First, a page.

Tommy Robinson jailed for contempt of court
Tommy Robinson has been jailed for nine months for contempt of court.
The ex-English Defence League leader was found guilty last week of interfering with the trial of a sexual grooming gang at Leeds Crown Court in May 2018.
Two Old Bailey judges said his Facebook Live video of defendants in the trial had encouraged "vigilante action".
A social media account in Robinson's name called his sentence an "absolute joke" and said it was time to protest.
Outside court, his supporters pelted police with bottles and cans.
Later, journalists filming on College Green outside the Houses of Parliament were verbally abused, physically intimidated and had their equipment attacked before police officers arrived.
The BBC News at One cut short a broadcast from College Green as protesters interrupted a live report.
Police said no arrests had yet been made in relation to Thursday's protests.
But officers did arrest three people for affray, and one for a public order offence in relation to a protest that happened outside court on the day of Robinson's conviction last Friday.
Four other people had already been arrested for affray on Friday.
Outside the Old Bailey, supporters of Robinson, whose real name is Stephen Yaxley-Lennon, booed and chanted "we want Tommy out" after his sentencing, before some began throwing missiles at police.
As a prison van thought to contain Robinson drove away, several people shouted "we love you, Tommy".
During the 2018 case at Leeds Crown Court, reporting restrictions had been put in place postponing the publication of any details until the end of a series of linked trials involving 29 defendants.
However, Robinson, 36, from Luton, broadcast footage from outside the court on 25 May 2018, while the jury in the second trial of the series was considering its verdict.
The video lasted an hour-and-a-half and was viewed online 250,000 times, after being live-streamed on Facebook.
In a written ruling, Dame Victoria Sharp said Robinson had claimed his intention in making the broadcast was to "denounce the media" for their behaviour.
But the judges found he had encouraged others "to harass a defendant by finding him, knocking on his door, following him, and watching him".
This created "a real risk that the course of justice would be seriously impeded", she said.
Robinson was originally jailed for 13 months on the day of the Facebook broadcast, but was released two months into his sentence after winning an appeal.
The case was then referred back to Attorney General Geoffrey Cox, who announced, in March this year, that it was in the public interest to bring fresh proceedings.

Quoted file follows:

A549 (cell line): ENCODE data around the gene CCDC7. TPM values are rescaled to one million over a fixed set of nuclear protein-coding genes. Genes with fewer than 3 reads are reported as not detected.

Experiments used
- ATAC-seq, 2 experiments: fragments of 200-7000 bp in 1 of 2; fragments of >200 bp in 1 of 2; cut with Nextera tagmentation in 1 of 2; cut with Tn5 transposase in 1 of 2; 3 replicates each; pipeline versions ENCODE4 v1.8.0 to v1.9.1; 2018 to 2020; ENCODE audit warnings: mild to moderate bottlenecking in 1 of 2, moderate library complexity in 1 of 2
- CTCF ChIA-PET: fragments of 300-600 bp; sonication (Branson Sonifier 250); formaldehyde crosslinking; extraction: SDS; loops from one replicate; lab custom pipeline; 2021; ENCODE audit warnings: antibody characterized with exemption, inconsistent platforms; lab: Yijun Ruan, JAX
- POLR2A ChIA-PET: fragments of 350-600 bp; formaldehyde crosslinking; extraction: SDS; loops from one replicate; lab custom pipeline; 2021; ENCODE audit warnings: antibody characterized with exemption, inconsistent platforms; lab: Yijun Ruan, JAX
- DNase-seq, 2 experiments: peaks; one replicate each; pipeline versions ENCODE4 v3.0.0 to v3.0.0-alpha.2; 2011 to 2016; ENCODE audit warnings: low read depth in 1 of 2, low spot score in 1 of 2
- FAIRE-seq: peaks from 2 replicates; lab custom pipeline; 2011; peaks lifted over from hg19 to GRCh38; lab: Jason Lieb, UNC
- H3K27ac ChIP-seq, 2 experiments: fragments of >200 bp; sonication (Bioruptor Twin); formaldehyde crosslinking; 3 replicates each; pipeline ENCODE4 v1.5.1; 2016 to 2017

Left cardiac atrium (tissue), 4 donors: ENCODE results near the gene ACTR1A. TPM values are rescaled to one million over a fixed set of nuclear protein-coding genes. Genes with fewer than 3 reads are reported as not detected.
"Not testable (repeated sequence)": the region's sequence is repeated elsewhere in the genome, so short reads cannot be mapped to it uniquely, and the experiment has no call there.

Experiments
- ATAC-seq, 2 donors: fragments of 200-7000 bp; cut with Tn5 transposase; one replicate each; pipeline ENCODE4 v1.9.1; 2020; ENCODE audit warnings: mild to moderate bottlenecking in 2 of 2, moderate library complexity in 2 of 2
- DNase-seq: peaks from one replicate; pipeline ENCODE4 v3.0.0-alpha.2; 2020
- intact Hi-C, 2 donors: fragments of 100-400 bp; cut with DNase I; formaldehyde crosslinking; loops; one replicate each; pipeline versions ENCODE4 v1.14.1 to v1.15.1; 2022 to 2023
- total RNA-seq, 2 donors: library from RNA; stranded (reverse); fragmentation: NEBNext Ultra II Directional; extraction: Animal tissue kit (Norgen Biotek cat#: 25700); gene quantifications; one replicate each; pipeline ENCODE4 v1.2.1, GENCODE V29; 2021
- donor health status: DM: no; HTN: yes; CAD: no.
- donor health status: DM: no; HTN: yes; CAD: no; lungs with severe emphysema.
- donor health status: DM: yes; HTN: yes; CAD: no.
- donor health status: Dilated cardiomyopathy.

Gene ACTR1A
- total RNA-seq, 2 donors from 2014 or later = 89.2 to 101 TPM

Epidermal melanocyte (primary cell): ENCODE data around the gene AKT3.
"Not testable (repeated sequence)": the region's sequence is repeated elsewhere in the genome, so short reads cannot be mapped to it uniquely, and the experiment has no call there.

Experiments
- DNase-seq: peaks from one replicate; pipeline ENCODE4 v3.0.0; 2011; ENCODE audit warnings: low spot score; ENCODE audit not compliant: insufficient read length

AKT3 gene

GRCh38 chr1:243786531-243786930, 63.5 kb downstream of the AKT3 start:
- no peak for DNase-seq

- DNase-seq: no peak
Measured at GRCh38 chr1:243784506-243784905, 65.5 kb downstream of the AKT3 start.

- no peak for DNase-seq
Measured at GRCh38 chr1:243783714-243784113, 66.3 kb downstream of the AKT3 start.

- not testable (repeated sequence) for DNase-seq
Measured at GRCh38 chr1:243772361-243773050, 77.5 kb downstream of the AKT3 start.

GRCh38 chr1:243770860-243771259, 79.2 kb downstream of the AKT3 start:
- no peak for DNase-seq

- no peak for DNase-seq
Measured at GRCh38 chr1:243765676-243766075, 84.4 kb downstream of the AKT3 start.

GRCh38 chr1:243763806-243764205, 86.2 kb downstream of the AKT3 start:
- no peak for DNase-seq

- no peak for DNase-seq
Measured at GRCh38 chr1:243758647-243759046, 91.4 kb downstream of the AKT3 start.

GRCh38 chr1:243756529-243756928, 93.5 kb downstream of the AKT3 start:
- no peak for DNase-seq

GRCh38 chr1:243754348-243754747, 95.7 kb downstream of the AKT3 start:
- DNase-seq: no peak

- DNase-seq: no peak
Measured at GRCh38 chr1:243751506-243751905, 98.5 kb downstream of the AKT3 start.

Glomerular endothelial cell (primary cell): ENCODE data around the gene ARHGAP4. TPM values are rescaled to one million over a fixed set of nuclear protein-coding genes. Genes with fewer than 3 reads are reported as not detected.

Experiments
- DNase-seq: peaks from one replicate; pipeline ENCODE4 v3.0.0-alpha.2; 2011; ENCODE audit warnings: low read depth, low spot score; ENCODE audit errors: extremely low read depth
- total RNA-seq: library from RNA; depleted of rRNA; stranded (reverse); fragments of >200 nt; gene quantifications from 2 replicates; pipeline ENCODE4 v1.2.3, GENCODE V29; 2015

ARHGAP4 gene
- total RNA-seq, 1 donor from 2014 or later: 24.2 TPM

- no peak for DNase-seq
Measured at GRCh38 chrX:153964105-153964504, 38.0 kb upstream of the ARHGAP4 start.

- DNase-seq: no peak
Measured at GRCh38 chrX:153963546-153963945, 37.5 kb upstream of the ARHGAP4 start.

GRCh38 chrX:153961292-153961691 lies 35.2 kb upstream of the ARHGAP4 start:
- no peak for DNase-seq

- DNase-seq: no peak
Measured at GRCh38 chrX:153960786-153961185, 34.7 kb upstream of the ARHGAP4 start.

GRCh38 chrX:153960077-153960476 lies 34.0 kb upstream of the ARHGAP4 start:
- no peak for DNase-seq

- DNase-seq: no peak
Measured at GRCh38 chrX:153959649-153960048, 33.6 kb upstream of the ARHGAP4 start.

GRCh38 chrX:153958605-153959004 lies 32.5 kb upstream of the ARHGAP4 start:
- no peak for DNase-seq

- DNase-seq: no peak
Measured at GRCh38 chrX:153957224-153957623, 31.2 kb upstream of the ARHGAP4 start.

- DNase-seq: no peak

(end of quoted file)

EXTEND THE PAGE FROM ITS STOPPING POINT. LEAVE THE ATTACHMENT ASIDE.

The nine month jail sentence served on Thursday includes six months for the Leeds Crown Court offence last year and another three months for contempt of court, following a suspended sentence given at Canterbury Crown Court in May 2017.
At the Old Bailey on Thursday, Dame Victoria told Robinson that the time he previously spent behind bars for contempt would be taken into account, reducing his sentence to 19 weeks - of which he would serve half before being released.
Robinson's barrister Richard Furlong raised the possibility of an appeal against the court's decision and was told he has 28 days to apply.
The attorney general said the sentencing illustrated how seriously the courts would take matters of contempt.
"I would urge everyone to think carefully about whether their social media posts could amount to contempt of court," Mr Cox added.
What is contempt of court?
Contempt of court laws exist to ensure people have fair trials. The idea is that juries must not be influenced by anything but the evidence they hear in court.
The rules apply to everyone from journalists to people posting comments on social media, and even jurors.
If someone interferes with a trial, the defendants can walk free and a new trial may have to be held.
The maximum sentence for contempt of court is two years in prison, but it can also be punished with an unlimited fine.
Contempt includes publishing anything that creates a substantial risk of seriously prejudicing "active" criminal proceedings. Proceedings become "active" when a suspect is arrested.
Someone could also be in contempt by actions including taking photographs or film, recording what is said in court or talking to a jury member about a case.